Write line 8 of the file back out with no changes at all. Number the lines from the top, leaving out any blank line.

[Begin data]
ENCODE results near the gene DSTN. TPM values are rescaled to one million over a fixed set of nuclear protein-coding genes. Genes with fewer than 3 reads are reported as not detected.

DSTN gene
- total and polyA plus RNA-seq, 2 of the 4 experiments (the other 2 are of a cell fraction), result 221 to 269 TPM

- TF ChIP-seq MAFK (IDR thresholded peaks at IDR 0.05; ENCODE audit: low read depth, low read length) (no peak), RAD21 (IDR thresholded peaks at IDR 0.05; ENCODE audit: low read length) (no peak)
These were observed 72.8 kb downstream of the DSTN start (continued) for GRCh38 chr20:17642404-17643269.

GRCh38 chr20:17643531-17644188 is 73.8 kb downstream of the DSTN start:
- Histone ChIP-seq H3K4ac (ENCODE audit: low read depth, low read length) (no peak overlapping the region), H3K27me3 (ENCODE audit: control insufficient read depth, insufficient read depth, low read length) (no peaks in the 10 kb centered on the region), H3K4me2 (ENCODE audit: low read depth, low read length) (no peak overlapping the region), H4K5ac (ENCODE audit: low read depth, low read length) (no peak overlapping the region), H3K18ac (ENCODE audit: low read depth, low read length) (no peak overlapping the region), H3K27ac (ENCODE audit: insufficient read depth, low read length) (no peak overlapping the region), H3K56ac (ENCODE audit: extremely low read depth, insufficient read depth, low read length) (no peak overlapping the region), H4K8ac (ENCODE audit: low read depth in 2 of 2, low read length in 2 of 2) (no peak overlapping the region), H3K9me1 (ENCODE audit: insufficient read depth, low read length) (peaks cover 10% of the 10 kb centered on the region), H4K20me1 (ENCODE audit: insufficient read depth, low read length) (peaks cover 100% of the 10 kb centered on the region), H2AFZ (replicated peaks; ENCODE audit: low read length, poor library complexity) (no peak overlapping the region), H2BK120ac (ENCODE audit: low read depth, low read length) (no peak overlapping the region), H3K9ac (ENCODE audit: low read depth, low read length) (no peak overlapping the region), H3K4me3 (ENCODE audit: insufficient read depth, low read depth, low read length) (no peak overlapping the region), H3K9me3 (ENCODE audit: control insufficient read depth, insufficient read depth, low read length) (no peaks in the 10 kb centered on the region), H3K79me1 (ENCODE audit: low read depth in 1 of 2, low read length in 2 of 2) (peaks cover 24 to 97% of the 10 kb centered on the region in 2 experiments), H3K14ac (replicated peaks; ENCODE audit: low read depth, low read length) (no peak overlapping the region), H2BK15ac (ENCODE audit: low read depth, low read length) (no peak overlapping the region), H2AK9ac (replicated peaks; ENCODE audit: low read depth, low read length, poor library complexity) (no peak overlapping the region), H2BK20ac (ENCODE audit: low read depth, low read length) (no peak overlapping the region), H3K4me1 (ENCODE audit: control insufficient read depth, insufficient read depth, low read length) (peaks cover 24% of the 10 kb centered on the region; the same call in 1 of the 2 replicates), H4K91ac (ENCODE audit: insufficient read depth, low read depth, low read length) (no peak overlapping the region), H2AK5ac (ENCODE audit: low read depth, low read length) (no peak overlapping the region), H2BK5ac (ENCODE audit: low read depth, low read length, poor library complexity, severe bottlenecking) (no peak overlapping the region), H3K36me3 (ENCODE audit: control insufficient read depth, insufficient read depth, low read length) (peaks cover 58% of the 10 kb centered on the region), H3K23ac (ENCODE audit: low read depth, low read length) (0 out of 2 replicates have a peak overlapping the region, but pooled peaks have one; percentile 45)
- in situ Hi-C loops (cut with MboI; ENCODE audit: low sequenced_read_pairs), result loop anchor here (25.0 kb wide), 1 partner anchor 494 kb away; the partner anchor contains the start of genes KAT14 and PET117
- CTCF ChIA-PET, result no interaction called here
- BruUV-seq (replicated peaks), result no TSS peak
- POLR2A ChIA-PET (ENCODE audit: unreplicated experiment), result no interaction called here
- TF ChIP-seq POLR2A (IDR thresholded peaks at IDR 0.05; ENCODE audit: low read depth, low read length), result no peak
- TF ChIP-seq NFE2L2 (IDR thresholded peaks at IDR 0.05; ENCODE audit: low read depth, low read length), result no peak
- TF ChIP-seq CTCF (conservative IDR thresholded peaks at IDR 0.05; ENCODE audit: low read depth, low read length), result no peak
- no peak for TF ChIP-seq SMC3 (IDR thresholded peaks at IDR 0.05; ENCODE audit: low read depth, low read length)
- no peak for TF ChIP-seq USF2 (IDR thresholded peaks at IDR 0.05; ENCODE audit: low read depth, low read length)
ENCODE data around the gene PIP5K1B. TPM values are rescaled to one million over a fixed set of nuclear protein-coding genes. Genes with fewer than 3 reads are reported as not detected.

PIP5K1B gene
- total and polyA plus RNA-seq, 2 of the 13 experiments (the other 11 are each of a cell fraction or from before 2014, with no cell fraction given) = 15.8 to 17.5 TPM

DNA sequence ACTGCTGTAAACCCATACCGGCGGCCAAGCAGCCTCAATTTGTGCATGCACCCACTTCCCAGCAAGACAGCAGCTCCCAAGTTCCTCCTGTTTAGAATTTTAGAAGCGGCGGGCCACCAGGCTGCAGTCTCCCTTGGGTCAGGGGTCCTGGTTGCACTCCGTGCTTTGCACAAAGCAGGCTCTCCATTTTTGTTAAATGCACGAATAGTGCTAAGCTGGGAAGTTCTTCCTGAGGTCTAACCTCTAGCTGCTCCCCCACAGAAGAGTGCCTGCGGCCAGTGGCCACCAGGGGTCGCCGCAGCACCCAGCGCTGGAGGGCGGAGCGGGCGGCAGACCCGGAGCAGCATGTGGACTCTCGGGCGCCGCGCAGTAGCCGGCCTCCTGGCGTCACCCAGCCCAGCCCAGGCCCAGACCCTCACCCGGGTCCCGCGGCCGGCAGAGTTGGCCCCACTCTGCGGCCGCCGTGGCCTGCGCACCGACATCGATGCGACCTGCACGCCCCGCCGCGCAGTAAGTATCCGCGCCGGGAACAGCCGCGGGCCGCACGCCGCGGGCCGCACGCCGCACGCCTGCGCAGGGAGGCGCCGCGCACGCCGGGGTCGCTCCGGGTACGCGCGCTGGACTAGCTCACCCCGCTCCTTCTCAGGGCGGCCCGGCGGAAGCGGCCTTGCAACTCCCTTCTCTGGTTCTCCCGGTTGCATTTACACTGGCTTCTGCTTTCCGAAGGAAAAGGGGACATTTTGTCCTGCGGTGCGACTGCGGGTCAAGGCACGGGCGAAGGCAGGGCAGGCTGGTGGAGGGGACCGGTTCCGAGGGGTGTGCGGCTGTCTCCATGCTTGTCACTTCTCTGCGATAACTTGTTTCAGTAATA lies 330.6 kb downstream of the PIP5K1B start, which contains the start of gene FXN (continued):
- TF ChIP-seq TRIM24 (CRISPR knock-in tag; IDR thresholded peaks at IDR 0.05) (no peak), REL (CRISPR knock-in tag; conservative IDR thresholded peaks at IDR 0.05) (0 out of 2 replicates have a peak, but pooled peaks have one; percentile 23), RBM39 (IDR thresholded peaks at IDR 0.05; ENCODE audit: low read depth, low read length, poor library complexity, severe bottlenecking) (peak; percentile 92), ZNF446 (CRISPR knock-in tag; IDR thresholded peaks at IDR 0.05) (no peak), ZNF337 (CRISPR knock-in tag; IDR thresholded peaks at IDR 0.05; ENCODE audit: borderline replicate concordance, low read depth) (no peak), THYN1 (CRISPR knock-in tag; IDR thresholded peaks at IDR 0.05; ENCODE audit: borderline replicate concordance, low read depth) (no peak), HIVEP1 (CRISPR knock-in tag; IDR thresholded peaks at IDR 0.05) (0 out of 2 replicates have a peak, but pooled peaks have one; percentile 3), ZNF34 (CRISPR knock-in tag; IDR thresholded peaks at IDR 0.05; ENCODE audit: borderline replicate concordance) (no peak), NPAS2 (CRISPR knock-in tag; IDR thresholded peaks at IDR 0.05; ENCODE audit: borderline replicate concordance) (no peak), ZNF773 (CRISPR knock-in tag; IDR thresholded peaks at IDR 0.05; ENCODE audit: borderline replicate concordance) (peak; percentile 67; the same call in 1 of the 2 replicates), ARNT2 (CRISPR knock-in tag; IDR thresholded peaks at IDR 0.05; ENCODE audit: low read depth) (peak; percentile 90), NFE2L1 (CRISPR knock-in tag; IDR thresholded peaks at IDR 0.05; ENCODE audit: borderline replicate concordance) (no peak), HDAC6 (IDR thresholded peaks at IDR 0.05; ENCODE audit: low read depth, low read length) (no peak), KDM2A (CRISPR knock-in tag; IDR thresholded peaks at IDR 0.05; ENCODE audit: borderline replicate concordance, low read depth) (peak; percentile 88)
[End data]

- in situ Hi-C loops (cut with MboI; ENCODE audit: low sequenced_read_pairs), result loop anchor here (25.0 kb wide), 1 partner anchor 494 kb away; the partner anchor contains the start of genes KAT14 and PET117